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  A bow rescue vs. a T rescue
  Posted by: old_user on Jul-23-08 1:52 PM (EST)

The following may be "tom-ay-to vs. tom-ah-to" semantics, however, as an ACA certified Instructor Trainer in Advanced Open Water (sea) kayaking as well as a certified WW instructor, and author of the book "Sea Kayak Rescue," I have found that it can avoid confusion if the term "T rescue" is reserved for the standard 2-person sea kayak recovery where the bow of the capsized kayak is lifted across the cockpit of the "rescuer's" kayak so the water can be drained.

That way it doesn't get confused with the "Bow Rescue" shown in Ken Whiting's fine article, where the capsized paddler stays in his/her kayak and grabs the bow of the "rescuer's" kayak.

This was originally called the "Eskimo Bow Rescue" by some, but these days more culturally sensitive paddlers prefer to refer to it as simply the "Bow Rescue" or even better, "Bow Recovery." Why scare timid beginning students, is the thinking with many instructors, with the emotionally loaded term "rescue" just because someone has capsized?

With this thinking, capsizing is something considered positive, implying that students are pushing their boundaries and learning, rather than something they need to be "rescued" from. In this thinking, "rescues" are reserved for when things have gone seriously wrong.

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  dual terminology
  Posted by: old_user on Jul-23-08 5:13 PM (EST)
Roger is spot on! You'll start confusing alot of Newbs when you have dual terminology especially in regards to rescues. If this was a rewrite or second edition this is the kind of thing Ken should have revised. What good does it do to talk about a technique that requires "a special relationship between student and teacher" It makes it seem like only the Dalai Lama can rescue you. I was a junior guide on a Baja Sea Caves trip (Arblitos) where a group got sucked deep into cave and thrashed by incoming waves from another opening. I was positioned perfectly behind a mid-cave rock to watch each paddler enter the chamber and then proceed to capsize from the chaos. I would tap on their upturned hull with my paddle letting them know I'm right there and performed three successful bow recoveries with strangers I'd just met the day before. These paddlers regale my heroic efforts in song to this day, but I had no special prior relationship to them unless it as from past lives.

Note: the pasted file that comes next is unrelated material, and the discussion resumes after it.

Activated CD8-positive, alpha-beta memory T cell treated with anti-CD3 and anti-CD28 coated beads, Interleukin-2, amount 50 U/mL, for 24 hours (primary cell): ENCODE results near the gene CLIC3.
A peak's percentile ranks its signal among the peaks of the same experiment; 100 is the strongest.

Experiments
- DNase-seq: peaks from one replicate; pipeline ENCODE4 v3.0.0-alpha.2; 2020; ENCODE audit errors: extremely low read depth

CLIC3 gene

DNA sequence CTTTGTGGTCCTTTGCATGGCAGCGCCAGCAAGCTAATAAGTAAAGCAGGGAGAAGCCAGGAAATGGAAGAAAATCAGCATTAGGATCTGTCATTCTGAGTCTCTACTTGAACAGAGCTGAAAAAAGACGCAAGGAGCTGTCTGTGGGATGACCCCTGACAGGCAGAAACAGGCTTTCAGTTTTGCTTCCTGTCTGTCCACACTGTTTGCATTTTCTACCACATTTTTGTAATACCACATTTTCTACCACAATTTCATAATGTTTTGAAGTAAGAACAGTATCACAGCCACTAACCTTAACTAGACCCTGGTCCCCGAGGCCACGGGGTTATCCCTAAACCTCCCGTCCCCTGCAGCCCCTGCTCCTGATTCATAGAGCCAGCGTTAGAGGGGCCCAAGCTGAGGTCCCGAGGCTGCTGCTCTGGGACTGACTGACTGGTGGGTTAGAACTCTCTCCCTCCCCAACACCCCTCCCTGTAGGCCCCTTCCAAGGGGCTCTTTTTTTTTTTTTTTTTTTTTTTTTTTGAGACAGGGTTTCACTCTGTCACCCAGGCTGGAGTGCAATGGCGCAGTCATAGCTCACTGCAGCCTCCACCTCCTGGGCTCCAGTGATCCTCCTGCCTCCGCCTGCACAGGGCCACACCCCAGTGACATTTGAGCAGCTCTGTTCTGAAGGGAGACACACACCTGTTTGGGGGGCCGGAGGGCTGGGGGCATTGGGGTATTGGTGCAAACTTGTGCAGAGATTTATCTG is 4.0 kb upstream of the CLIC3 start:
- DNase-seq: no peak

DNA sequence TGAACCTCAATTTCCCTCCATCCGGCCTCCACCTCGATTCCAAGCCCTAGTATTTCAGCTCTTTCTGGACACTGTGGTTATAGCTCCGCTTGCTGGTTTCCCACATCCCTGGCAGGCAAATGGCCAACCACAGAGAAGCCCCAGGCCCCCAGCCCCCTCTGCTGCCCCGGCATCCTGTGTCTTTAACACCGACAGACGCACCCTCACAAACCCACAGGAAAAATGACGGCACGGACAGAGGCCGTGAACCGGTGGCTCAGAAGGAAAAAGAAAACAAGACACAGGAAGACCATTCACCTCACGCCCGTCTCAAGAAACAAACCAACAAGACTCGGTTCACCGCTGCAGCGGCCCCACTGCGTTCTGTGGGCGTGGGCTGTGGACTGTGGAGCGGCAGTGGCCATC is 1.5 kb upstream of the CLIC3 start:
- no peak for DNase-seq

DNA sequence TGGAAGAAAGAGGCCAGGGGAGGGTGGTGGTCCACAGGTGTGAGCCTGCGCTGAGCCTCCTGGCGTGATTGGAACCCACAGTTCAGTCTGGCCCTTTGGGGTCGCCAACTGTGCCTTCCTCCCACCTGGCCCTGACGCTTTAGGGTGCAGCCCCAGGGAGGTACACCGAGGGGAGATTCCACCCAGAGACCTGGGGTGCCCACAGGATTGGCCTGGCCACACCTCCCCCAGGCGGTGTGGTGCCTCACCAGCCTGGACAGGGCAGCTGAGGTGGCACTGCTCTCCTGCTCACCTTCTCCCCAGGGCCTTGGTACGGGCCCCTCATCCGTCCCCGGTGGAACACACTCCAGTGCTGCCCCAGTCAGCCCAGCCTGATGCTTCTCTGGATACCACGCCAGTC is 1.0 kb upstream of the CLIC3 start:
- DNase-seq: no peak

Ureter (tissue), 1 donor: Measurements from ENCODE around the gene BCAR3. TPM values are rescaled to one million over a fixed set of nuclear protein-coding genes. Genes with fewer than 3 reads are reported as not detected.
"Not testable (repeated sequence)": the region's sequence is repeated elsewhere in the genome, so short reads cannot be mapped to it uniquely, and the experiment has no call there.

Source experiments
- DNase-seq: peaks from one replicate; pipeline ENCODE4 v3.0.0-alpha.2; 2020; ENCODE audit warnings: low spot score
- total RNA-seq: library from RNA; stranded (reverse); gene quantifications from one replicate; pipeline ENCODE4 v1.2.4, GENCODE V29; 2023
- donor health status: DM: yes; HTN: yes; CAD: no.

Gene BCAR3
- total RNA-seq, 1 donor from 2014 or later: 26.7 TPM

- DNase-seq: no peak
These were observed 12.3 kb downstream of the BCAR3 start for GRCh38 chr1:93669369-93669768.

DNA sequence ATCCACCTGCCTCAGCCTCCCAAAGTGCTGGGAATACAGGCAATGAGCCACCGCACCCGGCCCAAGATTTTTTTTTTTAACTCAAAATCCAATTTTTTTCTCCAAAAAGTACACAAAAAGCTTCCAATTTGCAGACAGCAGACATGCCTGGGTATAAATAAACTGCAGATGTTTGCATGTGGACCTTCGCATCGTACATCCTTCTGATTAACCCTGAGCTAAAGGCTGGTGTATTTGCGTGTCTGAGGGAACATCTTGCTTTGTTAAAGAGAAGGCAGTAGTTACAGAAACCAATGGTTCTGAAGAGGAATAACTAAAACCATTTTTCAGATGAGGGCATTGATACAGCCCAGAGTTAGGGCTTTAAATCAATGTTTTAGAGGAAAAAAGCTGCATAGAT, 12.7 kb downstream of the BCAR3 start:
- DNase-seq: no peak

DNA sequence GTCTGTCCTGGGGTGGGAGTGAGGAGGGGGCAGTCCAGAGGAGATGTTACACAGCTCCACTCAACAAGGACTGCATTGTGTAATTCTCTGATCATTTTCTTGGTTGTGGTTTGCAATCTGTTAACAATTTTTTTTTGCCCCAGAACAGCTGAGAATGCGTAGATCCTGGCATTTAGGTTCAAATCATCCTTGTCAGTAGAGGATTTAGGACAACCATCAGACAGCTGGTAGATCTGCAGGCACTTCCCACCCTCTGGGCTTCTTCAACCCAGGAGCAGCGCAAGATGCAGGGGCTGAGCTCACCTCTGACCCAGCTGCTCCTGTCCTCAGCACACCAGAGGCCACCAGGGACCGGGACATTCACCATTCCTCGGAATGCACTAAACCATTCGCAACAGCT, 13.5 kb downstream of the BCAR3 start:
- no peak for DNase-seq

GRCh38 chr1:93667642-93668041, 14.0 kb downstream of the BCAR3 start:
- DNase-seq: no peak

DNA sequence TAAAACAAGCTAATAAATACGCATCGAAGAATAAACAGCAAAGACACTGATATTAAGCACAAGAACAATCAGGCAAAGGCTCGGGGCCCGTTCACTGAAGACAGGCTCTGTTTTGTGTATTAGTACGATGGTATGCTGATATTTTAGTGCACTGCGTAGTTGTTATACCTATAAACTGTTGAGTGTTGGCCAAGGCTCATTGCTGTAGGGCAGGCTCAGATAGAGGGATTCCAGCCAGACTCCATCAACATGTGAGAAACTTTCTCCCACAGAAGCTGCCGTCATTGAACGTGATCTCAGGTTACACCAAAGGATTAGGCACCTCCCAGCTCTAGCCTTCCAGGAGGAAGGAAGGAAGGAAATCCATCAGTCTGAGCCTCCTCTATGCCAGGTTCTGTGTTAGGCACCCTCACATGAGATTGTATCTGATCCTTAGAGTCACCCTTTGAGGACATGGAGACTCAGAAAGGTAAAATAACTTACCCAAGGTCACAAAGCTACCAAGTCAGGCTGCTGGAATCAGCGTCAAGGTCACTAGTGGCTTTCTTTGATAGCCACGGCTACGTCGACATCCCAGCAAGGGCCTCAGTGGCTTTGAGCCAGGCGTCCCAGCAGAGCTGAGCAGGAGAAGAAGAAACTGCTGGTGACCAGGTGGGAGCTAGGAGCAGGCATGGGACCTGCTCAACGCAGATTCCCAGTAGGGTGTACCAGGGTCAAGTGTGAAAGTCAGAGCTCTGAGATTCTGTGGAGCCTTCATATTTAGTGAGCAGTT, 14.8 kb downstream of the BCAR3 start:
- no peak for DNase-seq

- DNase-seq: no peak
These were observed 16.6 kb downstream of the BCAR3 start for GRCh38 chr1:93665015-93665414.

It's a whitewater kayaking article.
  Posted by: old_user on Jul-28-08 11:49 AM (EST)

I appreciate where you’re coming from Roger… When I started getting into sea kayaking, I was also confused by the mixed terminology being used. I definitely don't question the use of the sea kayaking terminology. With that said, this is 100% a whitewater article and the terminology used by whitewater kayakers is different. Whether or not it makes sense for terminology to be consistent between sea kayaking and whitewater kayaking is definitely a discussion worth having. Perhaps using the terms differently isn’t a bad thing though, because the rescue is used differently as well—as Hawk has so clearly (and unknowingly) identified through his comments.

On that note… I can imagine the situation you describe, Hawk. It is an understandable sea kayaking situation. I agree that the bow rescue (and T-Rescue) would both work well in those circumstances you describe for both novice and experienced sea kayakers. But this is a whitewater kayaking article! Performing a T-rescue or Bow rescue in big waves, fast current, or while being spun around by the whirlpools that inhabit eddylines is a very different task. Furthermore, I’m guessing you’ve never seen a kayaker lose their front teeth because another kayaker came charging in through the rapids to offer a T-rescue (the sea kayaker’s Bow Rescue) at the same time that the capsized paddler gave the roll one more shot. The bottom line is that for whitewater kayaking, there should be a special relationship (or understanding) between two paddlers, because it is often assumed that the paddler will just roll up.

As for your (Hawk’s) comment, “What good does it do to talk about a technique that requires "a special relationship between student and teacher" It makes it seem like only the Dalai Lama can rescue you.”… This sounds like something you’d hear in the military about information only being shared on a ‘need to know basis’… In my opinion, the more educated paddlers are, the better and safer they will be both in the short term and long term. Furthermore, my book wasn’t only written for newbie whitewater kayakers. It was also written for the benefit of intermediate and advanced whitewater paddlers and instructors, and it should be noted that this ‘special relationship between student and teacher’ relates to both full time instructors, or to intermediate paddlers that are introducing their friends to whitewater kayaking.


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